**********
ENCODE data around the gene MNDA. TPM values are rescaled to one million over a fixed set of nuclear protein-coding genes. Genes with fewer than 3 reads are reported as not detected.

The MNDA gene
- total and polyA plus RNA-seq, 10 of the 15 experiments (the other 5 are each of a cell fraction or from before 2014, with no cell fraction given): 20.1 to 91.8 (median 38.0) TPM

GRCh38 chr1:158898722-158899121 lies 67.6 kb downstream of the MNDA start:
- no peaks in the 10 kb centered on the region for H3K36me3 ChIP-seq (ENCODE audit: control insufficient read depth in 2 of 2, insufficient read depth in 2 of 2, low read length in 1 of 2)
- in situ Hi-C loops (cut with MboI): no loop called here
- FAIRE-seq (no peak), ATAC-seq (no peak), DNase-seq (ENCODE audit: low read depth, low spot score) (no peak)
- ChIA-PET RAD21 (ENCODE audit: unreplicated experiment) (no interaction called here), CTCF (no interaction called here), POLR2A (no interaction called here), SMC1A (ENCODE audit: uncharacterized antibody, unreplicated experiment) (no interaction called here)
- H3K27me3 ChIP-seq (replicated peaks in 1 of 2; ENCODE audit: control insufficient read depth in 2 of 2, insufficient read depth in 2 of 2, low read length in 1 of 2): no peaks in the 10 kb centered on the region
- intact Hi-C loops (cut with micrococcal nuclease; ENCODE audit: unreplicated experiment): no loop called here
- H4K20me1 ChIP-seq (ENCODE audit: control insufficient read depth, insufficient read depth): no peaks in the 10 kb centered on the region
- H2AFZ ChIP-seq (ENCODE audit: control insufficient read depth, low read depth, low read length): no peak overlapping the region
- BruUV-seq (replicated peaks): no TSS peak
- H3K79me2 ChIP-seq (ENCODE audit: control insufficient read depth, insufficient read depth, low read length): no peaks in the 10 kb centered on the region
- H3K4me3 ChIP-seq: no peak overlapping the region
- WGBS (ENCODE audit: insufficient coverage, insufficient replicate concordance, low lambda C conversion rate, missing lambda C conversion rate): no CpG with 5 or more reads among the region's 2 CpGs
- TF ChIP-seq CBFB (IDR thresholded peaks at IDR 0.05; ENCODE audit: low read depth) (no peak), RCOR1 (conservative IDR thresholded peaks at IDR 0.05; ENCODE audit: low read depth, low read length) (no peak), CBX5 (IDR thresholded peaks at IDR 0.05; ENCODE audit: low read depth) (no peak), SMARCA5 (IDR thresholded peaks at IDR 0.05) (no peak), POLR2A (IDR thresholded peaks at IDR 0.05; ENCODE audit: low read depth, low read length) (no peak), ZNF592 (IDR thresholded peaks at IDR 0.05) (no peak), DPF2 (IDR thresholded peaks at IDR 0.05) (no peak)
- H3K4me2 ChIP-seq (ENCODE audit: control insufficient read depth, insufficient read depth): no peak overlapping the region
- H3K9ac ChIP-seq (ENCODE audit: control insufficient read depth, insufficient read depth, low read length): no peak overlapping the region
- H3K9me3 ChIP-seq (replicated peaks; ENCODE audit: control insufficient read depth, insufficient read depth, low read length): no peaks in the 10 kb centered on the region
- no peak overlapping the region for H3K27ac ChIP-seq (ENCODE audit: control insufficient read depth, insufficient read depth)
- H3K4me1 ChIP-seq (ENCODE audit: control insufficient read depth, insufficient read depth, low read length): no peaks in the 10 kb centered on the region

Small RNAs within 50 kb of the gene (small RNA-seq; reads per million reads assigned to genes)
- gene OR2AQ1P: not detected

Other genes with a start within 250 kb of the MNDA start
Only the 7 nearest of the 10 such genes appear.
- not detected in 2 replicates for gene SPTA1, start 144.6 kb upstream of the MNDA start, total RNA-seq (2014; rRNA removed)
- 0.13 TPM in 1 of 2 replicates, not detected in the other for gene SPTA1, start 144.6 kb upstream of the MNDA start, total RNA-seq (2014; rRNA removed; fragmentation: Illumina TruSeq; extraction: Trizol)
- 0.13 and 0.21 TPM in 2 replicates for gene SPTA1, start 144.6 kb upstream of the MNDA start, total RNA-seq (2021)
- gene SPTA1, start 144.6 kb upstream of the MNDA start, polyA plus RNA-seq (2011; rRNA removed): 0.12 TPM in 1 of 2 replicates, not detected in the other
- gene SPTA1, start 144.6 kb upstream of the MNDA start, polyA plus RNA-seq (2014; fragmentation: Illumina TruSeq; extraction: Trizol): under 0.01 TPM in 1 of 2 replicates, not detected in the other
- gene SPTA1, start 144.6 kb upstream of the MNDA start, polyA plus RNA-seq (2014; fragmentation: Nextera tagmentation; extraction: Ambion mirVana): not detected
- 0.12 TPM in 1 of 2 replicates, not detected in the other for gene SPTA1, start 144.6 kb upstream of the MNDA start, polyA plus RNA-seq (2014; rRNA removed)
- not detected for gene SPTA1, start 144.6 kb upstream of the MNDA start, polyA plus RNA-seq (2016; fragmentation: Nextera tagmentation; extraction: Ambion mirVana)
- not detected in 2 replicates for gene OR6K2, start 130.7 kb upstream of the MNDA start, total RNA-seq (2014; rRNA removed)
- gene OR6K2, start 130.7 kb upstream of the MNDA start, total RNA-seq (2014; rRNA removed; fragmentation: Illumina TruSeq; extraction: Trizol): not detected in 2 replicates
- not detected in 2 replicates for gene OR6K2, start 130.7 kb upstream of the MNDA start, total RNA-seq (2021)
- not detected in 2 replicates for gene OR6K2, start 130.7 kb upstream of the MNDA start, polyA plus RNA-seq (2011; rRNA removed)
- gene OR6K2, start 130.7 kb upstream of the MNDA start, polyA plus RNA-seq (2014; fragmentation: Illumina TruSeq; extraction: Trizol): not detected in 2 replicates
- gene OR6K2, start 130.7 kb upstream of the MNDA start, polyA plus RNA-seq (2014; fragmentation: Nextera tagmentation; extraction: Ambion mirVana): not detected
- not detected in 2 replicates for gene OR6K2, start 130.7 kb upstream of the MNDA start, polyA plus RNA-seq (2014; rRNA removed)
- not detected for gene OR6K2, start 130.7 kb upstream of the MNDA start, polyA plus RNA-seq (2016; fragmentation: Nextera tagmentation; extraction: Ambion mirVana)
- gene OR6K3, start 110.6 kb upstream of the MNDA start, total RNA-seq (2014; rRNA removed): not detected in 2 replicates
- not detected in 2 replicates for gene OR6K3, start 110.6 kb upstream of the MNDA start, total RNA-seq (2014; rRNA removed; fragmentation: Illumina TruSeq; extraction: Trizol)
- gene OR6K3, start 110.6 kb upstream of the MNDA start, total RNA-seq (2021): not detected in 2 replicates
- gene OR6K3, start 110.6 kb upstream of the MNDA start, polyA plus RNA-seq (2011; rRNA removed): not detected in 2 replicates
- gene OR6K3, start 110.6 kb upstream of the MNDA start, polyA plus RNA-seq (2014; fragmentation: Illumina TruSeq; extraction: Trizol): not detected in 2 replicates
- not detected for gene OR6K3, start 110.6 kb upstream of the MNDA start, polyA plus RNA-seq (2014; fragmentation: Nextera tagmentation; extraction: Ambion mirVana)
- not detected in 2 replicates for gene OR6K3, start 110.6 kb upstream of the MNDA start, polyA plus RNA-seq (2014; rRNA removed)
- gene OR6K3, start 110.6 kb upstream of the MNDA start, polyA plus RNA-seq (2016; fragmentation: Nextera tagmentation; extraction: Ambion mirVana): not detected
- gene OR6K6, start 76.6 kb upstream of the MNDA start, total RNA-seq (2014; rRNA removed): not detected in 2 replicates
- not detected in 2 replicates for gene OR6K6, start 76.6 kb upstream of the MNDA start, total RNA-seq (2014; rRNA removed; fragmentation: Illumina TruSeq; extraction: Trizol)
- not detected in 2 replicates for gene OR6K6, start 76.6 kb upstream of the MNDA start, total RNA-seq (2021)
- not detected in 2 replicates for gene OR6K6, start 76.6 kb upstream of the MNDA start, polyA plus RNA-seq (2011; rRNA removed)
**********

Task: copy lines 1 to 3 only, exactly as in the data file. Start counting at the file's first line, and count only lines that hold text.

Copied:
ENCODE data around the gene MNDA. TPM values are rescaled to one million over a fixed set of nuclear protein-coding genes. Genes with fewer than 3 reads are reported as not detected.

The MNDA gene
- total and polyA plus RNA-seq, 10 of the 15 experiments (the other 5 are each of a cell fraction or from before 2014, with no cell fraction given): 20.1 to 91.8 (median 38.0) TPM